By: 28 April 2016
Brits believe that whiplash fraud is as bad as drink-driving, says Aviva

Brits believe that falsifying injuries on a motor insurance claim is as unacceptable as drink-driving according to new research published by Aviva.

The study shows that 87% say it’s unacceptable to make a false whiplash claim, compared to 88% who say the same about drink-driving.

Although the vast majority of people believe falsifying injuries to make spurious claims is unacceptable, Aviva has discovered that 5% think it is fine and 8% are indifferent towards it. The findings correlate with Aviva’s data which shows that 11% of the personal injury claims it handles each year are tainted by fraud.

Rob Townend, claims director at Aviva UK General Insurance, said: “It’s great to see that false whiplash claims are completely unacceptable for the vast majority of Brits, however there’s no such thing as victimless crime and it just takes a few bad apples to spoil it for the rest of us. The temptation of financial or personal gain often causes people to wrestle with decisions, while others turn a blind eye entirely – especially when the immediate impact of their actions is not apparent.

“Thankfully the Government is set to put an end to the whiplash gravy train and Aviva will pass 100% of the savings to our customers. For the honest majority this will mean reduced premiums and a refocus on getting legitimate claimants back on their feet with care not cash.”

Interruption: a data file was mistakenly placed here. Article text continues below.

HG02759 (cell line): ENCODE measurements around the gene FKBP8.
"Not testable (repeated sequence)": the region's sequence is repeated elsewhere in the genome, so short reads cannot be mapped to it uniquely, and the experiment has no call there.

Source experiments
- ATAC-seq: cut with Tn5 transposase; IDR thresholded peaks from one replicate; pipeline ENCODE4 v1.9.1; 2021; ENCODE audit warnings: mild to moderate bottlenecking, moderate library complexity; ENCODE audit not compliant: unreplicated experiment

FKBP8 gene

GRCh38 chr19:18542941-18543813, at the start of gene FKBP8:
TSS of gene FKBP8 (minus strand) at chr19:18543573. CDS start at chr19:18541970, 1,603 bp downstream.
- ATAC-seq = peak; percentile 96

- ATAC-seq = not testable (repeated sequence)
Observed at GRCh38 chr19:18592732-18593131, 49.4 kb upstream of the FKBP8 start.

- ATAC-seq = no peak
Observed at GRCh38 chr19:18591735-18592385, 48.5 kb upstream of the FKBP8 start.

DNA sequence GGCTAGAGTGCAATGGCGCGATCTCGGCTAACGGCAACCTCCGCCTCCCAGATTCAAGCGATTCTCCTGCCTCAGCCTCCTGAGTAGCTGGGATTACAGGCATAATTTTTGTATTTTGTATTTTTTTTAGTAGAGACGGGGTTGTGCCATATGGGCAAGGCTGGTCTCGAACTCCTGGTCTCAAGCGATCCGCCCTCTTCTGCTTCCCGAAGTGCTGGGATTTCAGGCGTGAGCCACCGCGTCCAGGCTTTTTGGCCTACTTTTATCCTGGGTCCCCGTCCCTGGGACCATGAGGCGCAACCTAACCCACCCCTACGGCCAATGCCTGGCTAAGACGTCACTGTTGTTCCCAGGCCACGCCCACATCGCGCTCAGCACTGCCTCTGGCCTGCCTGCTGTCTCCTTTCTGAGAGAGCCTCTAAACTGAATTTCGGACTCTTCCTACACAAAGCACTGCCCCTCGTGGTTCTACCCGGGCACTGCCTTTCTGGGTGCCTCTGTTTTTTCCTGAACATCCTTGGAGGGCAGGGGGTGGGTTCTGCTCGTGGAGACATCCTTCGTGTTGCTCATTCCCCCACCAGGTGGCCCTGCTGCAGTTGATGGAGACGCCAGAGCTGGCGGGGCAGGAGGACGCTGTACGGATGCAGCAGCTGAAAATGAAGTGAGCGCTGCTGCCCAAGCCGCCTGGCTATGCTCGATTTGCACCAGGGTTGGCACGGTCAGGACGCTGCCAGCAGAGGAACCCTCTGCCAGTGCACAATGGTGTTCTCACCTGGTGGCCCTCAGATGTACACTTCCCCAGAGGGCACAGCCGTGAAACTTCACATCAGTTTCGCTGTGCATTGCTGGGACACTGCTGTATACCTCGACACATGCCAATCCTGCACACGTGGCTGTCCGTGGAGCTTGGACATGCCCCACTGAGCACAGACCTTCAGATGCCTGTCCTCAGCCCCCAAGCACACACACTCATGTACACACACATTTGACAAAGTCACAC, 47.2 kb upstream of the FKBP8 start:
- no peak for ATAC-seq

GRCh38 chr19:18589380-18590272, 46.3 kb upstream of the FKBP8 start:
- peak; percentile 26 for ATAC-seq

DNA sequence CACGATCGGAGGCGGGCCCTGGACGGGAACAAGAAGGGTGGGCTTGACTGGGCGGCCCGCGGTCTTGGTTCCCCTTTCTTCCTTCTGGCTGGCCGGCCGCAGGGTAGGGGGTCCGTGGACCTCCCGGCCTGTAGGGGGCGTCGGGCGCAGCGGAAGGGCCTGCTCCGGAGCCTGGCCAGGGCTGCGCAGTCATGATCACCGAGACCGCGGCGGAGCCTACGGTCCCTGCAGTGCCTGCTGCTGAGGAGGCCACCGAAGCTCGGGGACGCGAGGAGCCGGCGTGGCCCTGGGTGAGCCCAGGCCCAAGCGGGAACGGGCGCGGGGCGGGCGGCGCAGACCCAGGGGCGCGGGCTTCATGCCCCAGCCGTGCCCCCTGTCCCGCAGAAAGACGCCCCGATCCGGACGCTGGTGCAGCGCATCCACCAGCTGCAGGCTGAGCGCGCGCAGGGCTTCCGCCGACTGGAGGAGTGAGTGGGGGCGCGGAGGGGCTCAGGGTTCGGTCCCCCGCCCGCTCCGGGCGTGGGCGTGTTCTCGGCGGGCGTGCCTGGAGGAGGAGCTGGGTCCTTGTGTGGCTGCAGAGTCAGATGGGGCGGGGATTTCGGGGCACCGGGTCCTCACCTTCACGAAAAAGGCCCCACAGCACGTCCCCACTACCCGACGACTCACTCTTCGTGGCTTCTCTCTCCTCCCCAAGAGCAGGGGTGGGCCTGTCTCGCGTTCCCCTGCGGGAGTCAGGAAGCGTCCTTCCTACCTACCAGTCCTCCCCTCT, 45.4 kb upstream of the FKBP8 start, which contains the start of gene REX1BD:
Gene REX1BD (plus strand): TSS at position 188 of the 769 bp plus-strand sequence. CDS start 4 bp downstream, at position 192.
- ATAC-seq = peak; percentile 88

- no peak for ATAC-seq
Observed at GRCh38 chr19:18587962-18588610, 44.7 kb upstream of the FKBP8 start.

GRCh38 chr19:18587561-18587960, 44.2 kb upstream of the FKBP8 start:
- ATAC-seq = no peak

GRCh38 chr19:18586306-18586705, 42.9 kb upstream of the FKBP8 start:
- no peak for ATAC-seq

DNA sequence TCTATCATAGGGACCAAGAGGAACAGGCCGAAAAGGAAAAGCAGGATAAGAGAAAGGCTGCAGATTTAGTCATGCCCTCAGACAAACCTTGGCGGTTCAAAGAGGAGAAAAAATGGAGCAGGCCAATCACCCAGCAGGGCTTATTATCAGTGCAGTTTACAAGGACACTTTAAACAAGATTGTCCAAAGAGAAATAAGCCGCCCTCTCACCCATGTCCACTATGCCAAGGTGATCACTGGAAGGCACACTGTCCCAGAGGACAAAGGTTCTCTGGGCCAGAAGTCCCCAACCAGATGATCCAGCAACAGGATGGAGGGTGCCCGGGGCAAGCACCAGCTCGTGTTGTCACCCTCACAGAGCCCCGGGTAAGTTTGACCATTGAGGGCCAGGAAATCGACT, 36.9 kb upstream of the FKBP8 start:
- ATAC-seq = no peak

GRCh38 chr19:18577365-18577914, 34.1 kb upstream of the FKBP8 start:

According to Aviva, whiplash costs motorists £2.5bn a year and adds £93 to the average motor insurance premium. Aviva currently has around 14,000 suspect whiplash claims under investigation.

It says that it recently successfully challenged a £250,000 insurance claim by 46 passengers on a an apparent party bus. All 46 passengers filed whiplash claims as a result of a low-speed incident causing only £70 worth of damage to the vehicle.

“Britain is generally a nation of considerate citizens who do the right thing. But it’s clear a minority are lured by the incentive of ‘easy cash’ that exists within the motor claims compensation culture. In the end, we all pay for this through inflated premiums, not to mention the wider cost to society of this unhealthy whiplash claims culture,” added Townend.